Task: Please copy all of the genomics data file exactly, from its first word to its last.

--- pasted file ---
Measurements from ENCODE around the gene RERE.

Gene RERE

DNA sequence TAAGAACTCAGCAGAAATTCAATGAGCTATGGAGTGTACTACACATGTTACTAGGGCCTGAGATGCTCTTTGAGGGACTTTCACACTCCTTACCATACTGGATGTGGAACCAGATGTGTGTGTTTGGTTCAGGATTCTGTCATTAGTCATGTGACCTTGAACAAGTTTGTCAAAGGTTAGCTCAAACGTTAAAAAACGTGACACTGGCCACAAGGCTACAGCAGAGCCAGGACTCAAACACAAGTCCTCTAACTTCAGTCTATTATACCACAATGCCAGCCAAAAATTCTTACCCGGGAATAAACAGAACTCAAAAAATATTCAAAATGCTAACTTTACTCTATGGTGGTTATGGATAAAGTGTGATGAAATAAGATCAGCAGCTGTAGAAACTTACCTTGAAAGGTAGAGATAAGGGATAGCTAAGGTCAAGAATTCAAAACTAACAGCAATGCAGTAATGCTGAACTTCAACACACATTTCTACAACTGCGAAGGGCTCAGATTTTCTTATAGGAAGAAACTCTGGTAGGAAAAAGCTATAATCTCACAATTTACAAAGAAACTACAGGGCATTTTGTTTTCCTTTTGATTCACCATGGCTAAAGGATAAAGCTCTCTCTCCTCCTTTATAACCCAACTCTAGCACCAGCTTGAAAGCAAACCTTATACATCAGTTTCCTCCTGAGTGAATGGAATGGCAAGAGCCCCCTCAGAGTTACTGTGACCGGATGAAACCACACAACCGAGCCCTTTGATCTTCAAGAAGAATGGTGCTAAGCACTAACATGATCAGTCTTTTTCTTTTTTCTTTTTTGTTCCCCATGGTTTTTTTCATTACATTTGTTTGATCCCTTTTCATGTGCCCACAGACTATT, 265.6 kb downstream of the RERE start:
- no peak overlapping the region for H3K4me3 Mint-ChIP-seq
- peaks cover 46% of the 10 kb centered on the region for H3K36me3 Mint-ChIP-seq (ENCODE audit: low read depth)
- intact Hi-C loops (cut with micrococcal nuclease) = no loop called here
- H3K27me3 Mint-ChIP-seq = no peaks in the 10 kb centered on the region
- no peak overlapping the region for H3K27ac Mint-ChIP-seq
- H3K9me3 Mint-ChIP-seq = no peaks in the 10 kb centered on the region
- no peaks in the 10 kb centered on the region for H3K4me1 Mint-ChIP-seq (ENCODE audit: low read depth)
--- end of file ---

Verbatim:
Measurements from ENCODE around the gene RERE.

Gene RERE

DNA sequence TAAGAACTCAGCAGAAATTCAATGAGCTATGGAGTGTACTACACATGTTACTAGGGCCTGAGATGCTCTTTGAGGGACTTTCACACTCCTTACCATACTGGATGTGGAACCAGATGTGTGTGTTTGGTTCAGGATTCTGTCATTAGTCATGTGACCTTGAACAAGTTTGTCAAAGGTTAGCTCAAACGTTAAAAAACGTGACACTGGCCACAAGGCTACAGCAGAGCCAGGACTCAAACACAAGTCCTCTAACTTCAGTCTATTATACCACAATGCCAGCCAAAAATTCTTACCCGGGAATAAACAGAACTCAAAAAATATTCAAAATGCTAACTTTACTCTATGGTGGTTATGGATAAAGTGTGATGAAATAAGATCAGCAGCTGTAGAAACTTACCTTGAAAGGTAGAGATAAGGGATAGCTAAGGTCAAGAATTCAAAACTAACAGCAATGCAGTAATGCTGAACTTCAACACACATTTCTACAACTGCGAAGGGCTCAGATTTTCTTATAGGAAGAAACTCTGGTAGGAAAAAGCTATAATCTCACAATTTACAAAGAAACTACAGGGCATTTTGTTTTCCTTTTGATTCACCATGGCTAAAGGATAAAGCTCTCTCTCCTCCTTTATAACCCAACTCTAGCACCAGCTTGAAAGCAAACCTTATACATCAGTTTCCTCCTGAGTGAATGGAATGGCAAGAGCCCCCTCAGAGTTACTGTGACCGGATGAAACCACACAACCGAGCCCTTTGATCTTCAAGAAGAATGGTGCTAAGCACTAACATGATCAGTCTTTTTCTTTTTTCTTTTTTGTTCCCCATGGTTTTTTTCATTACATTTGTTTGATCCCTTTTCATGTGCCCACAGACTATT, 265.6 kb downstream of the RERE start:
- no peak overlapping the region for H3K4me3 Mint-ChIP-seq
- peaks cover 46% of the 10 kb centered on the region for H3K36me3 Mint-ChIP-seq (ENCODE audit: low read depth)
- intact Hi-C loops (cut with micrococcal nuclease) = no loop called here
- H3K27me3 Mint-ChIP-seq = no peaks in the 10 kb centered on the region
- no peak overlapping the region for H3K27ac Mint-ChIP-seq
- H3K9me3 Mint-ChIP-seq = no peaks in the 10 kb centered on the region
- no peaks in the 10 kb centered on the region for H3K4me1 Mint-ChIP-seq (ENCODE audit: low read depth)